What does it take to succeed in content marketing?
Tenacity, teamwork, and some fundamental content marketing skills don’t sound all that bad as a basic list. But ask a marketer to lay out what they consider to be fundamental knowledge for content marketing, and suddenly the list becomes much more complex. Running the gamut from creative skills—writing, design, filmography—to technical skills—SEO, marketing automation—there’s a lot for marketers today to know.
In this respect, content marketers exist in a strange in-between space. We’re considered to be a specialty of marketing, but in acting out that specialty many of us must generalize our knowledge to some extent. For this reason, I’ve stopped thinking about excellent content marketers as “rock stars,” “gurus,” or any of the numerous titles that startups like to use to describe their content marketing leads. Rather, I’ve started to think about content marketers as “dynamos”—figures who embody a wide scope of knowledge and skills and who work energetically to put all of it into practice.
But now that content marketing has established itself as a core pillar of successful marketing practice, what will content marketing dynamos need to do to stay relevant and keep growing in their careers?
The first thing to remember about content marketing is that it’s a relatively new practice, at least in terms of definition. While many of the tactics we employ have been around for some time, the specific collection of these tactics and the language to describe them is less than two decades old.
In fact, a recent study from Conductor found that the majority of content marketing teams are less than four years old. Further, the vast majority of these teams have four or fewer people dedicated to them, and these teams may or may not operate with autonomy in their organization. It would appear that, for many in-house teams, content marketing is still very much in its infancy—and that means it’s landed on a select handful of workers to do what they can to lift every aspect of their content workflow.
As these teams continue to grow in size and sophistication, what should marketers themselves expect?
Image attribution: Céderic Vandenberghe
While content marketing teams will always benefit from dynamism, content marketers should expect to start seeing more specific roles begin to crop up. Currently, these roles take two paths: generalist positions that capitalize on a wide breadth of knowledge to inform strategic direction and management, and specialist positions that home in on more technical aspects of content marketing.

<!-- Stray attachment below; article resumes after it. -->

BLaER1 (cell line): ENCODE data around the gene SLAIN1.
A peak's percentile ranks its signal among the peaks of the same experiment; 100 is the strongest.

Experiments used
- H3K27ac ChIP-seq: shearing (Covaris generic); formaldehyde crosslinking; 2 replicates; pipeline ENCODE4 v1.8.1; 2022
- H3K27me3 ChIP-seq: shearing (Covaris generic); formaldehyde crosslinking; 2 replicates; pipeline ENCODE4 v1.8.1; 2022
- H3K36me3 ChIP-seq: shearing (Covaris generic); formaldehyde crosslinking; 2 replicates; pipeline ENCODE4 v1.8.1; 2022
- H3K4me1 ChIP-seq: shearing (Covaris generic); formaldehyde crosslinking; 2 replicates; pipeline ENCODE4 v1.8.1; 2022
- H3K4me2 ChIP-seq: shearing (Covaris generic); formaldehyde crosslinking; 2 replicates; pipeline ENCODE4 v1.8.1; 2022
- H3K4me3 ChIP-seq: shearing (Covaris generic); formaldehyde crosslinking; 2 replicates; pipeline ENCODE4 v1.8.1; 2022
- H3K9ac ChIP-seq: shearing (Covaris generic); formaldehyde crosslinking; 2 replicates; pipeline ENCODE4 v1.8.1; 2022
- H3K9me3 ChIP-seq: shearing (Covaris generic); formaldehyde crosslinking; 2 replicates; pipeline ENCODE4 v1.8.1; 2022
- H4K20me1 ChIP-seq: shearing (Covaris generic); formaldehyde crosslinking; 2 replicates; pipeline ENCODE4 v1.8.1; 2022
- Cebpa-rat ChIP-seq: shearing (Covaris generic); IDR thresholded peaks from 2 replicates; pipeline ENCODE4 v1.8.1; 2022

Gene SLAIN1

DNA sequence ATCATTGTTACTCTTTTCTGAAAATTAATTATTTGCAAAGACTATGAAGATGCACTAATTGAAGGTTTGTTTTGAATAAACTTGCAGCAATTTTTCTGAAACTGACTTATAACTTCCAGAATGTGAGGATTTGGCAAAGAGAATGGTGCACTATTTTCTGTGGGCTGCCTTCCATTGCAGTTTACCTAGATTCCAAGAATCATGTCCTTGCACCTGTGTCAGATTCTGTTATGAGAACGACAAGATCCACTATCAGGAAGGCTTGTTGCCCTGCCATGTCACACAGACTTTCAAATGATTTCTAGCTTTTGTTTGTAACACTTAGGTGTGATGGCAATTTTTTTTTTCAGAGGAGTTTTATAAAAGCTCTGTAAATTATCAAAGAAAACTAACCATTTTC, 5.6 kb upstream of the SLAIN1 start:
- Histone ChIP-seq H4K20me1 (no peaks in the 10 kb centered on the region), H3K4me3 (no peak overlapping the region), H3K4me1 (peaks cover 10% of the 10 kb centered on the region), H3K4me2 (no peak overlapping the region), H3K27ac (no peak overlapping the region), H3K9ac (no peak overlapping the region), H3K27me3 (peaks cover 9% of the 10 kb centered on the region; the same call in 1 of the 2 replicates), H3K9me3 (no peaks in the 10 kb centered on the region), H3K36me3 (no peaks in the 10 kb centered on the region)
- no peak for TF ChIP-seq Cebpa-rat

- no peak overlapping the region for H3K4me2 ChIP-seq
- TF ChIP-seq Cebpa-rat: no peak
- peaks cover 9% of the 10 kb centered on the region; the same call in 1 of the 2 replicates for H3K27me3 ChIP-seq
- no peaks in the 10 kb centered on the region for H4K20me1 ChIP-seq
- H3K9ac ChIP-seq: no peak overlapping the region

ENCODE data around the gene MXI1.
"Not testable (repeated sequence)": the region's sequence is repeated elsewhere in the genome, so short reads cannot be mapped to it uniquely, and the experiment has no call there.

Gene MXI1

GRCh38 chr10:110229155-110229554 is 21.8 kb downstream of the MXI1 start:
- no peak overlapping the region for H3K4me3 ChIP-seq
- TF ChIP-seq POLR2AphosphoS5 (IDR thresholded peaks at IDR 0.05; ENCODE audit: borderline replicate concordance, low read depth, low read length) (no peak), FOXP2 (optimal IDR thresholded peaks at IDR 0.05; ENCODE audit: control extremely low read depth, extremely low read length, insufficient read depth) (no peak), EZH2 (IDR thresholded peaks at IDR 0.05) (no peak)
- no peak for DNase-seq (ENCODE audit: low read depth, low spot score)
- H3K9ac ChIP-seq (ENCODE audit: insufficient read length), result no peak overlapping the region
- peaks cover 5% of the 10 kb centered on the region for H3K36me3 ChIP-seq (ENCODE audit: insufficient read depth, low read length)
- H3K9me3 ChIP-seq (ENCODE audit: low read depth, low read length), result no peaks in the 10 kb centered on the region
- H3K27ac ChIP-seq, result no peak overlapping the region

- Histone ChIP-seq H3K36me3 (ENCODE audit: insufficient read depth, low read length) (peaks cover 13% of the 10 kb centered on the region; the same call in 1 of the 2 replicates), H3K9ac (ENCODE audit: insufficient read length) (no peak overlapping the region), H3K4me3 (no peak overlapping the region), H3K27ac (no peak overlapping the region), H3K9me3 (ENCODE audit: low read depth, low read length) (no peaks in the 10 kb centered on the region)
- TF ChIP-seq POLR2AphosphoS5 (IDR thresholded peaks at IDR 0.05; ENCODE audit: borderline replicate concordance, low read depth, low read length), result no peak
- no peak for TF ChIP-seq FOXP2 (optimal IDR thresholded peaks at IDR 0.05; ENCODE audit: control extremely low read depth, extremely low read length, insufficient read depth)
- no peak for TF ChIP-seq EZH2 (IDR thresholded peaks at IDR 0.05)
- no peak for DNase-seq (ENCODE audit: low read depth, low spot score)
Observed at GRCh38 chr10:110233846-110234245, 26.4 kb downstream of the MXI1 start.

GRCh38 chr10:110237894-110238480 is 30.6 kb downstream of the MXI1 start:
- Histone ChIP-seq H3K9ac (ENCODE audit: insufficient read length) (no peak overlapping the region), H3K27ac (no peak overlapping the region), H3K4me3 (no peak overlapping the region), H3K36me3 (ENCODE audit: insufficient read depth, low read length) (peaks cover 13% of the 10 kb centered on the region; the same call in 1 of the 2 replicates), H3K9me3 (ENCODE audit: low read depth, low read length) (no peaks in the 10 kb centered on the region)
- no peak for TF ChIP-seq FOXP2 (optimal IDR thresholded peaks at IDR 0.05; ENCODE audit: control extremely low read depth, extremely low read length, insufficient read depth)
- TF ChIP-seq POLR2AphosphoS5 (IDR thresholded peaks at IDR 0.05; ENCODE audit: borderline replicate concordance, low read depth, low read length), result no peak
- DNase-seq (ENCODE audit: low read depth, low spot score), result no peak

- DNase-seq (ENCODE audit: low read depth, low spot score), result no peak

A perfect content marketing team mix has yet to be found by anyone, but there are some patterns that a content marketing dynamo should keep in mind as they look towards their future:
Content marketing’s history of dynamism will likely continue to be a hallmark of our work into the future. Rather than being a product of understaffed teams, however, it will be because content marketing continues to push itself towards the sharp edge of marketing thought and tactics. This means that—for content-oriented workers especially—continued learning will be a necessity throughout our careers.
If you think that specialization might be the route you want to take in your career, consider looking for a large or growing content marketing team. With more resources and manpower, mid- to large-sized marketing teams are more likely to have the infrastructure in place to support focused specialists across their tactical marketing activities.
While AI, machine learning, and other simpler forms of automation are already mixing up the marketing landscape, this tech isn’t a death sentence for any marketer who doesn’t want to earn a PhD in computer science. Rather, it’s a reminder that continual learning and thoughtfulness about the tasks you do will be important as you develop throughout your career.
On a more specific, skills-oriented level, there are some other general directions that generalists and specialists alike can take to stay relevant in their fields:
For generalists who want to tackle the track of strategy and management, it’s important to understand that one of the greatest limiting factors for your team’s growth is leadership buy-in. If you haven’t already, you’ll want to consider adding leadership communication to your repertoire of content marketing skills.
I cannot remember the last content marketing position I saw that didn’t list graphic design, photography, or film as a desirable (“but not required”) secondary skill. For content marketers who end up on the more editorial side of the mix, consider developing a secondary skillset in a creative field to give your resume that extra push of competitiveness.
Picking up coding might sound daunting, but as marketing leans ever more fully into the digital space, it would be prudent for marketers at any level to develop basic coding knowledge, or at least the ability to understand and speak about coding-related projects in a thoughtful way. Look at your current role and your desired career path, and perhaps consider studying even one language that might set you up for success in the future.
Content marketing has never been for the fainthearted. Even as the field continues to grow, this new influx of attention and resources doesn’t mean we can let up on the gas and stop being thoroughly dynamic workers. Rather, we should see this growth as an opportunity to think critically about whether we want to lean into a wide breadth of knowledge to tackle the challenges of strategy and leadership, or if mastery over a specific set of technical skills would be more appealing.
In either case, we should remember that marketing dynamos continue to be the core of a well-functioning content team and that it is on us to ensure that we keep ourselves dynamic for whatever the future may bring.
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Featured image attribution: Marivi Pazos